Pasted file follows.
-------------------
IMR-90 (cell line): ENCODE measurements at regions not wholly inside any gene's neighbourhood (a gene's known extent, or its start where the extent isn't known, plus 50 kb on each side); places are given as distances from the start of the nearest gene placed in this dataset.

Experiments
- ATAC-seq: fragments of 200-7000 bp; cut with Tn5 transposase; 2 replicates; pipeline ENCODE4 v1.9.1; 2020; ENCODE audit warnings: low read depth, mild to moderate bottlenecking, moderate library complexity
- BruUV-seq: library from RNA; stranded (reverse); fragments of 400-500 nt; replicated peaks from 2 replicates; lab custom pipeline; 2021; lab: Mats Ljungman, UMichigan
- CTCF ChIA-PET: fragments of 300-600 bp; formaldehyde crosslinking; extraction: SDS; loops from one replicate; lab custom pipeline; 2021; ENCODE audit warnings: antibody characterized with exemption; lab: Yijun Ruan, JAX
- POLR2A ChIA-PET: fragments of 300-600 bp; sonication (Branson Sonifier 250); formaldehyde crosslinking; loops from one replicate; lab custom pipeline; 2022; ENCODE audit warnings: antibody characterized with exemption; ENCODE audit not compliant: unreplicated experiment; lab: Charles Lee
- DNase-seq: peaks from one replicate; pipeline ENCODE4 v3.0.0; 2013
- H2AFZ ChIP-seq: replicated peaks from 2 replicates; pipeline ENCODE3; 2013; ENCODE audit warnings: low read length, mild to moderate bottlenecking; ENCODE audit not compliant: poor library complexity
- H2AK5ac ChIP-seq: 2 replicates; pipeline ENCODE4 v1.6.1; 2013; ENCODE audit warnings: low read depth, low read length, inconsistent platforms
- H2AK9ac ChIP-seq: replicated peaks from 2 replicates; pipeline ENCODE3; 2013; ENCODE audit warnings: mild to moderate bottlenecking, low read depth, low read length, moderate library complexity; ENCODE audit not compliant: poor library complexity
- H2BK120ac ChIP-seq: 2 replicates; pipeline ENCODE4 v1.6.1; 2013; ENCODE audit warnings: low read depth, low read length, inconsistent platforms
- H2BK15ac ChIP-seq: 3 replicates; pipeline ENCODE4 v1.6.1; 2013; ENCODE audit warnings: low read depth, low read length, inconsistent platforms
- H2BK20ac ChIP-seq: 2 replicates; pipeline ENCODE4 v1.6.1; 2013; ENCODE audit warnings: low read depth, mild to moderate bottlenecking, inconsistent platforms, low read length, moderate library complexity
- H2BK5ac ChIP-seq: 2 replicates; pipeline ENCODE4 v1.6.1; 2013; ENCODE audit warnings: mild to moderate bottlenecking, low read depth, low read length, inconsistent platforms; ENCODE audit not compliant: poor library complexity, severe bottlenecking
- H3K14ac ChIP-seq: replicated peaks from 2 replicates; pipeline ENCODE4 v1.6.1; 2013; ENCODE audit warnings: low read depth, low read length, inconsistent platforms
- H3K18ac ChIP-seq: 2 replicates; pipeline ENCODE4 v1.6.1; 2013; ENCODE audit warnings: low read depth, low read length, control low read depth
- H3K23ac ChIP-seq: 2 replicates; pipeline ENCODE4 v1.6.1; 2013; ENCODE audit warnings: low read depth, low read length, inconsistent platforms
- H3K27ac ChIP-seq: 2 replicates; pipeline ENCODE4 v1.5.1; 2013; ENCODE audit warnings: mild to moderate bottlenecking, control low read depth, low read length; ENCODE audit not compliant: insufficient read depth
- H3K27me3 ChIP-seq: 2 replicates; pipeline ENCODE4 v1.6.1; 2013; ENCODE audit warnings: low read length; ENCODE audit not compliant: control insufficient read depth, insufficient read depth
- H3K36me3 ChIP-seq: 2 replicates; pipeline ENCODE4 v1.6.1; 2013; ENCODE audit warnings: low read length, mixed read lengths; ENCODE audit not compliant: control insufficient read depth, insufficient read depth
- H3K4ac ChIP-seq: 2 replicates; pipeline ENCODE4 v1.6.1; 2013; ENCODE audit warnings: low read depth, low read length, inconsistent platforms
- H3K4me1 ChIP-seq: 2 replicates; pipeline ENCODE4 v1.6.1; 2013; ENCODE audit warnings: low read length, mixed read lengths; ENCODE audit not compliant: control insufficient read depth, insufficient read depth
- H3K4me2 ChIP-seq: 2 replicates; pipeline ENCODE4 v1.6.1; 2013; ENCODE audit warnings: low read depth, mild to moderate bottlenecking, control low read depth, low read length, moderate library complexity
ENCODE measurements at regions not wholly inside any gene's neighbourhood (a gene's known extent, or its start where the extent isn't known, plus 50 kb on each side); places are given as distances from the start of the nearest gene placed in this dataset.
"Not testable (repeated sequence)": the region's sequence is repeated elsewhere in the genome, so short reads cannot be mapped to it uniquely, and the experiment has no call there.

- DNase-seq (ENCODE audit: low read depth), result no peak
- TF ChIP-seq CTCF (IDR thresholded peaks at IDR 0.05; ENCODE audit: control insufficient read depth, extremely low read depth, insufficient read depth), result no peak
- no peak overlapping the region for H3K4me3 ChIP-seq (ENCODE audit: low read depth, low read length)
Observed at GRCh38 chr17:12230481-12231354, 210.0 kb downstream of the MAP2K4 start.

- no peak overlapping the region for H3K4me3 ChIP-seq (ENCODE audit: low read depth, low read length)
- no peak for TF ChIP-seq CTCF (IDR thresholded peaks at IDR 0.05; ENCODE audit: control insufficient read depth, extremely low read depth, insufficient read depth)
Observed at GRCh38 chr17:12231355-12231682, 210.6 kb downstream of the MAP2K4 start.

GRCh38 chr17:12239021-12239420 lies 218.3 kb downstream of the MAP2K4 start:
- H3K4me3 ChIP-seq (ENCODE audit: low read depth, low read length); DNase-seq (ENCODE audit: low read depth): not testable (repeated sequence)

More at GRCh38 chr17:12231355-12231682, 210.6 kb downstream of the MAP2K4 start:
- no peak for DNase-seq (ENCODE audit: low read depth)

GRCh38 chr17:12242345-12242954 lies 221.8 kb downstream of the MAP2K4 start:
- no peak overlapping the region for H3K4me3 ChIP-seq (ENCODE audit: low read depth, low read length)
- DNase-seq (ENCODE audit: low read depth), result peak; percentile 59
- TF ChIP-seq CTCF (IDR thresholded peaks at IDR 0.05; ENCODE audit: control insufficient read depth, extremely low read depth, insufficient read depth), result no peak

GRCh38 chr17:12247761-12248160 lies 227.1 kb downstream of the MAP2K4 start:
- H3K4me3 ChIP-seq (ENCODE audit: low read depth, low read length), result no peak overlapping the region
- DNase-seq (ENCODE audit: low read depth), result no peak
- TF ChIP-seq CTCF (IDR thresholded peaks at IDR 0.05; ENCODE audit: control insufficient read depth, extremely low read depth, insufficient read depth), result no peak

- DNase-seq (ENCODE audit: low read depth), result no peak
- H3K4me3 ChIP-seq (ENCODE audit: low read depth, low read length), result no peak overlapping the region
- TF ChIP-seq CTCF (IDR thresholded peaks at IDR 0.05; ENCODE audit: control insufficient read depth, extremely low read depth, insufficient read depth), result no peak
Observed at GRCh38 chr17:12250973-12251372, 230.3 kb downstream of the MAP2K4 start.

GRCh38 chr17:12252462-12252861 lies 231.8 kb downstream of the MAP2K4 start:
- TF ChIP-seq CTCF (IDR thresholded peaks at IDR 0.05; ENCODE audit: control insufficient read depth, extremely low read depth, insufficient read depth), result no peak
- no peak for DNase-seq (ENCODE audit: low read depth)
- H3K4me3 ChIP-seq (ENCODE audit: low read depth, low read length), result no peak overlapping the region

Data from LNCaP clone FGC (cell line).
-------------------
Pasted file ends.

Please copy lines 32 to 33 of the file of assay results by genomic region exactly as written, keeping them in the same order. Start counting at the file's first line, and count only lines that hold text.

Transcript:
Observed at GRCh38 chr17:12231355-12231682, 210.6 kb downstream of the MAP2K4 start.

GRCh38 chr17:12239021-12239420 lies 218.3 kb downstream of the MAP2K4 start: